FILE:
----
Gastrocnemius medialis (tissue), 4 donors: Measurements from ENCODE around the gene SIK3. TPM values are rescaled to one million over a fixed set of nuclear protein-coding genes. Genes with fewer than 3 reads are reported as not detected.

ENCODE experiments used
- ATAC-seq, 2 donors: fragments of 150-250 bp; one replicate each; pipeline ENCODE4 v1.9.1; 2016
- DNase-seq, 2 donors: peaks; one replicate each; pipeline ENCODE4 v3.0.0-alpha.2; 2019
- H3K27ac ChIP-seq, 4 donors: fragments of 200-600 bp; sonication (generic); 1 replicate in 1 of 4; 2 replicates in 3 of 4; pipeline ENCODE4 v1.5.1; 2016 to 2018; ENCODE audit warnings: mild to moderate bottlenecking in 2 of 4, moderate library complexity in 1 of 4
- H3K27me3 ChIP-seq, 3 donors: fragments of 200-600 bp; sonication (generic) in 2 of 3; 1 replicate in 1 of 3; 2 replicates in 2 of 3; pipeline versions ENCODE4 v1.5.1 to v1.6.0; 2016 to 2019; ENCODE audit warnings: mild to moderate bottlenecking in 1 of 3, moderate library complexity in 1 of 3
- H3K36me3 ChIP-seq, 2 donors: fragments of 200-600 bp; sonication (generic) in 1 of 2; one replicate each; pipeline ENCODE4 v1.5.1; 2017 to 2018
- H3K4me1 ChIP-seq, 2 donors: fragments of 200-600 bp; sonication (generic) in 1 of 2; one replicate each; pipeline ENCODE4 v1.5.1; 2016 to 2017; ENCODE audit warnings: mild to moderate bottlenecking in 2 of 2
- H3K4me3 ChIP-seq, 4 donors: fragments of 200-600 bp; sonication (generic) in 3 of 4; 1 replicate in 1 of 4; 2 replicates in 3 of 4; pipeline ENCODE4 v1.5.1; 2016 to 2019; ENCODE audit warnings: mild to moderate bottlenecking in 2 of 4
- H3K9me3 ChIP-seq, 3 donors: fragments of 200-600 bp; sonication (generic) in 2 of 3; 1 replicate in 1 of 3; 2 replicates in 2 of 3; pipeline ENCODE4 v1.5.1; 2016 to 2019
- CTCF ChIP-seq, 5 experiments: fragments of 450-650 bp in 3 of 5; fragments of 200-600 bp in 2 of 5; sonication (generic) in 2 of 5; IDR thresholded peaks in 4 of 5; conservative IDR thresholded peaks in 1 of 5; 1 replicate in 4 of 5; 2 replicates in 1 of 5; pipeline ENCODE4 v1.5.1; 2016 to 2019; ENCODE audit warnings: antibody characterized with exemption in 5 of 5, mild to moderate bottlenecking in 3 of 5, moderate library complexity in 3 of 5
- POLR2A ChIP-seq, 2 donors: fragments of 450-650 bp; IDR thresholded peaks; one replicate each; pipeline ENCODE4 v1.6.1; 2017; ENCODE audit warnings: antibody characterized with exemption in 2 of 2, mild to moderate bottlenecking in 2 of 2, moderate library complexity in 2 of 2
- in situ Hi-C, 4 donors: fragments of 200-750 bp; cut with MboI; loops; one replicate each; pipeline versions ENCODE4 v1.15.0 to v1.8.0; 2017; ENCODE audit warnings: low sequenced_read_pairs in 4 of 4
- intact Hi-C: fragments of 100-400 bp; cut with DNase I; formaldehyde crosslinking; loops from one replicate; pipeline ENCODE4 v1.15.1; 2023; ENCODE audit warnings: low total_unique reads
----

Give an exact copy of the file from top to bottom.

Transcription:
Gastrocnemius medialis (tissue), 4 donors: Measurements from ENCODE around the gene SIK3. TPM values are rescaled to one million over a fixed set of nuclear protein-coding genes. Genes with fewer than 3 reads are reported as not detected.

ENCODE experiments used
- ATAC-seq, 2 donors: fragments of 150-250 bp; one replicate each; pipeline ENCODE4 v1.9.1; 2016
- DNase-seq, 2 donors: peaks; one replicate each; pipeline ENCODE4 v3.0.0-alpha.2; 2019
- H3K27ac ChIP-seq, 4 donors: fragments of 200-600 bp; sonication (generic); 1 replicate in 1 of 4; 2 replicates in 3 of 4; pipeline ENCODE4 v1.5.1; 2016 to 2018; ENCODE audit warnings: mild to moderate bottlenecking in 2 of 4, moderate library complexity in 1 of 4
- H3K27me3 ChIP-seq, 3 donors: fragments of 200-600 bp; sonication (generic) in 2 of 3; 1 replicate in 1 of 3; 2 replicates in 2 of 3; pipeline versions ENCODE4 v1.5.1 to v1.6.0; 2016 to 2019; ENCODE audit warnings: mild to moderate bottlenecking in 1 of 3, moderate library complexity in 1 of 3
- H3K36me3 ChIP-seq, 2 donors: fragments of 200-600 bp; sonication (generic) in 1 of 2; one replicate each; pipeline ENCODE4 v1.5.1; 2017 to 2018
- H3K4me1 ChIP-seq, 2 donors: fragments of 200-600 bp; sonication (generic) in 1 of 2; one replicate each; pipeline ENCODE4 v1.5.1; 2016 to 2017; ENCODE audit warnings: mild to moderate bottlenecking in 2 of 2
- H3K4me3 ChIP-seq, 4 donors: fragments of 200-600 bp; sonication (generic) in 3 of 4; 1 replicate in 1 of 4; 2 replicates in 3 of 4; pipeline ENCODE4 v1.5.1; 2016 to 2019; ENCODE audit warnings: mild to moderate bottlenecking in 2 of 4
- H3K9me3 ChIP-seq, 3 donors: fragments of 200-600 bp; sonication (generic) in 2 of 3; 1 replicate in 1 of 3; 2 replicates in 2 of 3; pipeline ENCODE4 v1.5.1; 2016 to 2019
- CTCF ChIP-seq, 5 experiments: fragments of 450-650 bp in 3 of 5; fragments of 200-600 bp in 2 of 5; sonication (generic) in 2 of 5; IDR thresholded peaks in 4 of 5; conservative IDR thresholded peaks in 1 of 5; 1 replicate in 4 of 5; 2 replicates in 1 of 5; pipeline ENCODE4 v1.5.1; 2016 to 2019; ENCODE audit warnings: antibody characterized with exemption in 5 of 5, mild to moderate bottlenecking in 3 of 5, moderate library complexity in 3 of 5
- POLR2A ChIP-seq, 2 donors: fragments of 450-650 bp; IDR thresholded peaks; one replicate each; pipeline ENCODE4 v1.6.1; 2017; ENCODE audit warnings: antibody characterized with exemption in 2 of 2, mild to moderate bottlenecking in 2 of 2, moderate library complexity in 2 of 2
- in situ Hi-C, 4 donors: fragments of 200-750 bp; cut with MboI; loops; one replicate each; pipeline versions ENCODE4 v1.15.0 to v1.8.0; 2017; ENCODE audit warnings: low sequenced_read_pairs in 4 of 4
- intact Hi-C: fragments of 100-400 bp; cut with DNase I; formaldehyde crosslinking; loops from one replicate; pipeline ENCODE4 v1.15.1; 2023; ENCODE audit warnings: low total_unique reads